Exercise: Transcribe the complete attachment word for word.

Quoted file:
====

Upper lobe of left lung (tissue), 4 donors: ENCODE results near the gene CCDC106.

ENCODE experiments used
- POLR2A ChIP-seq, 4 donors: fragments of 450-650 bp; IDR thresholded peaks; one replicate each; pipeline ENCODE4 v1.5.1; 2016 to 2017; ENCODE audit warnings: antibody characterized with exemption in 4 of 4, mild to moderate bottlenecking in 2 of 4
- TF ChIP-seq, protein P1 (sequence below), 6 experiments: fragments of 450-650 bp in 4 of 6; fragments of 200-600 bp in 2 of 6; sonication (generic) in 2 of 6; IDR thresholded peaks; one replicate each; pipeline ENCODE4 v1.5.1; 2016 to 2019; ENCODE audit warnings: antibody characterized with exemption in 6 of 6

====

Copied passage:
Upper lobe of left lung (tissue), 4 donors: ENCODE results near the gene CCDC106.

ENCODE experiments used
- POLR2A ChIP-seq, 4 donors: fragments of 450-650 bp; IDR thresholded peaks; one replicate each; pipeline ENCODE4 v1.5.1; 2016 to 2017; ENCODE audit warnings: antibody characterized with exemption in 4 of 4, mild to moderate bottlenecking in 2 of 4
- TF ChIP-seq, protein P1 (sequence below), 6 experiments: fragments of 450-650 bp in 4 of 6; fragments of 200-600 bp in 2 of 6; sonication (generic) in 2 of 6; IDR thresholded peaks; one replicate each; pipeline ENCODE4 v1.5.1; 2016 to 2019; ENCODE audit warnings: antibody characterized with exemption in 6 of 6